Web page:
Applying Vygotskian Developmental Theory to Language Intervention The developmental theory of L.S. Vygotsky is one that is particularly well suited to clinical application. Vygotsky viewed social interaction as essential for the development of individual functioning. His theory is thus especially relevant to language intervention, in which clinicians attempt to influence children’s development through interaction. In this article, ... Research Article
Research Article  |   April 01, 1996
Applying Vygotskian Developmental Theory to Language Intervention
 
Author Affiliations & Notes
  • Phyllis Schneider, PhD
    Department of Speech Pathology and Audiology, University of Alberta, 2–70 Corbett Hall, Edmonton, Alberta T6G 2G4, Canada
  • Ruth V. Watkins
    University of Illinois at Urbana-Champaign, Urbana, IL
Article Information
Language Disorders / Research Articles
Research Article   |   April 01, 1996
Applying Vygotskian Developmental Theory to Language Intervention
Language, Speech, and Hearing Services in Schools, April 1996, Vol. 27, 157-170. doi:10.1044/0161-1461.2702.157
History: Received June 6, 1994 , Accepted June 13, 1995
 
Language, Speech, and Hearing Services in Schools, April 1996, Vol. 27, 157-170. doi:10.1044/0161-1461.2702.157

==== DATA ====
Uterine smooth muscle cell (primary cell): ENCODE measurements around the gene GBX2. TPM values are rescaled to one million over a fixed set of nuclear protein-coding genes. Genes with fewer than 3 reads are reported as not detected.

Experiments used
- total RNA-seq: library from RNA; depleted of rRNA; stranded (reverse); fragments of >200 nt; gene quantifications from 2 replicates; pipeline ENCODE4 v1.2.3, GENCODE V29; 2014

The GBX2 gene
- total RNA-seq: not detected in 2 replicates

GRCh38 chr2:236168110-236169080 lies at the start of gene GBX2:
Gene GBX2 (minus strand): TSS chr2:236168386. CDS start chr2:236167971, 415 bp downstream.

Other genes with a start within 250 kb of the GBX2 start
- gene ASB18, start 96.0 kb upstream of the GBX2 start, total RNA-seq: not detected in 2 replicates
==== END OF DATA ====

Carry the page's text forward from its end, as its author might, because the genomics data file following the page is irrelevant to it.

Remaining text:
History: Received June 6, 1994; Accepted June 13, 1995

The developmental theory of L.S. Vygotsky is one that is particularly well suited to clinical application. Vygotsky viewed social interaction as essential for the development of individual functioning. His theory is thus especially relevant to language intervention, in which clinicians attempt to influence children’s development through interaction. In this article, we present key notions from Vygotsky’s developmental theory and applications of this theory to assessment. We then discuss applications to language intervention in clinical settings using examples from intervention with a child who has language impairments.

ACKNOWLEDGMENTS
Portions of this article were originally presented as part of a short course, “Vygotskian Developmental Theory and Language Intervention,” at the American Speech-Language-Hearing Association Annual Convention, November 1991. The authors’ names are listed alphabetically; however, both authors contributed in equal amounts to the collaboration. The authors would like to thank Anne van Kleeck, Bonnie Brinton. and Wayne Secord for their comments on the article.
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